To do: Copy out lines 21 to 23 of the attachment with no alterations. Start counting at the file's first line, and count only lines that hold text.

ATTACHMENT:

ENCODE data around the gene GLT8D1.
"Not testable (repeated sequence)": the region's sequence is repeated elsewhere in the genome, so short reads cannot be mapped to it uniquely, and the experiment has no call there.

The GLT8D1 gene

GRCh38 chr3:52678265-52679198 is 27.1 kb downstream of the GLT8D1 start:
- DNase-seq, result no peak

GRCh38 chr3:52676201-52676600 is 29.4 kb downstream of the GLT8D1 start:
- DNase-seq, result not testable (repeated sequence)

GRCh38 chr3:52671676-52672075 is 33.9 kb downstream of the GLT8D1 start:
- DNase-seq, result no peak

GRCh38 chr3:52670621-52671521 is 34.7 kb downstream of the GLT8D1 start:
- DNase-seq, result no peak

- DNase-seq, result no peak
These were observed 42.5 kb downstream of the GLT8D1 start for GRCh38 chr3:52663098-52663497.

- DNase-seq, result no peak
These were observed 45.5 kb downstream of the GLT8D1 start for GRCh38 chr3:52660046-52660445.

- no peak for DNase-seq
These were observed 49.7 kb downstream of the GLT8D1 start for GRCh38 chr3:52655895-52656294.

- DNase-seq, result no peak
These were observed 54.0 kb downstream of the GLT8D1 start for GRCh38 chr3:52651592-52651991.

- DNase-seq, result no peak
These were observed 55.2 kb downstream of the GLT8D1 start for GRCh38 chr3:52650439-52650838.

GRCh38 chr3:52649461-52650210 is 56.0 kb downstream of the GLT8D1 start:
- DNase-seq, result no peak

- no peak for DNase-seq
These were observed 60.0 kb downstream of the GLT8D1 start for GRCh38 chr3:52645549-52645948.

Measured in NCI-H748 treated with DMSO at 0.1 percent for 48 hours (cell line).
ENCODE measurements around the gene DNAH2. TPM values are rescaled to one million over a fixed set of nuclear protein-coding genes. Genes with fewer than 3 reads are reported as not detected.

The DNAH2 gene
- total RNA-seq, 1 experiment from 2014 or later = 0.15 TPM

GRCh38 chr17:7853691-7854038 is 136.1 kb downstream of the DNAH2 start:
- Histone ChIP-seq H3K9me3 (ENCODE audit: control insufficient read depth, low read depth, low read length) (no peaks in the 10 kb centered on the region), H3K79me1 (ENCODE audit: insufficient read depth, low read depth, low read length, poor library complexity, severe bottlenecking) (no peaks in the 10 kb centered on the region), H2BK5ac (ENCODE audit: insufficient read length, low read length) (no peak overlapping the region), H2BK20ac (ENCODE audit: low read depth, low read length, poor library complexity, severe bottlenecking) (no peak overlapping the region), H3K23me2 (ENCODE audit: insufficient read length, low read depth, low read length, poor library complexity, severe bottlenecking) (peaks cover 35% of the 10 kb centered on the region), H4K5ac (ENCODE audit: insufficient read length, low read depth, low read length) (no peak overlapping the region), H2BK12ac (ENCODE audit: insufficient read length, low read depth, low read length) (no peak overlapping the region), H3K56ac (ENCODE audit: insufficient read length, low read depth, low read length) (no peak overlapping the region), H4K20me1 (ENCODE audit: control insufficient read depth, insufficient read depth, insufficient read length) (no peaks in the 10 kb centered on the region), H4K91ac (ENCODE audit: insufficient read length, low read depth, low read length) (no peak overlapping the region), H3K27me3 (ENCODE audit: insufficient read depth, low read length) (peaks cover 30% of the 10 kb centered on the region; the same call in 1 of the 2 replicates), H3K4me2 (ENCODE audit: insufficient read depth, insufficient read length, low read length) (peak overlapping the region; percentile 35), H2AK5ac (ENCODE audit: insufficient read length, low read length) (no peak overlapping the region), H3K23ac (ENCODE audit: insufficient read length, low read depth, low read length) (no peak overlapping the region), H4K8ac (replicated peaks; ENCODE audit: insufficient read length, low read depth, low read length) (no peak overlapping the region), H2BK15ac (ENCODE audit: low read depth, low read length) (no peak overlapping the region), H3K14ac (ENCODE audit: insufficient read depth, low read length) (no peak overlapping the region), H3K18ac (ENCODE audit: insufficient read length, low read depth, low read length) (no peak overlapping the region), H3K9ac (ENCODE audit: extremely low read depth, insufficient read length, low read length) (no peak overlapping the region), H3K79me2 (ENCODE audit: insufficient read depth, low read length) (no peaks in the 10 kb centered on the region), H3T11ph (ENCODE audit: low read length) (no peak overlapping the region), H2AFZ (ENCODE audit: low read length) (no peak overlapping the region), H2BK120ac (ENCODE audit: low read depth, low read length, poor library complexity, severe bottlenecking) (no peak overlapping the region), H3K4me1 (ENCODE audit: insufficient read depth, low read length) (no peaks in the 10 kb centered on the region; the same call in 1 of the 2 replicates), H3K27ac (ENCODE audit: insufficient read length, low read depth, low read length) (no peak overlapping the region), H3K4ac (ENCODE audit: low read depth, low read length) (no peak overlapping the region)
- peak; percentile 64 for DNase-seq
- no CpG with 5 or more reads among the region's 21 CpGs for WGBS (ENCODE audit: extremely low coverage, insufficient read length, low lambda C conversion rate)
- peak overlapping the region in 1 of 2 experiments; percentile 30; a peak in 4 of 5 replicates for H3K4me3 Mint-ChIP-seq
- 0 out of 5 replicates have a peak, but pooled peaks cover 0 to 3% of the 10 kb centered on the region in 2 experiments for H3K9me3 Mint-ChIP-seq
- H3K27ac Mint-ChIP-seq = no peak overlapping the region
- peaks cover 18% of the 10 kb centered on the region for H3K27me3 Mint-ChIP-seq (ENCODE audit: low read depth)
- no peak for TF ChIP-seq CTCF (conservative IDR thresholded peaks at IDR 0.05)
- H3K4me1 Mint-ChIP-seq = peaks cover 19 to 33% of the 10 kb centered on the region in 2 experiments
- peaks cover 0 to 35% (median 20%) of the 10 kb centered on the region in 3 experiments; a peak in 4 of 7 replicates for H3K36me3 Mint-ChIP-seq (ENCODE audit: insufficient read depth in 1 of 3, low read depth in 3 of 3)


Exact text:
These were observed 55.2 kb downstream of the GLT8D1 start for GRCh38 chr3:52650439-52650838.

GRCh38 chr3:52649461-52650210 is 56.0 kb downstream of the GLT8D1 start:
- DNase-seq, result no peak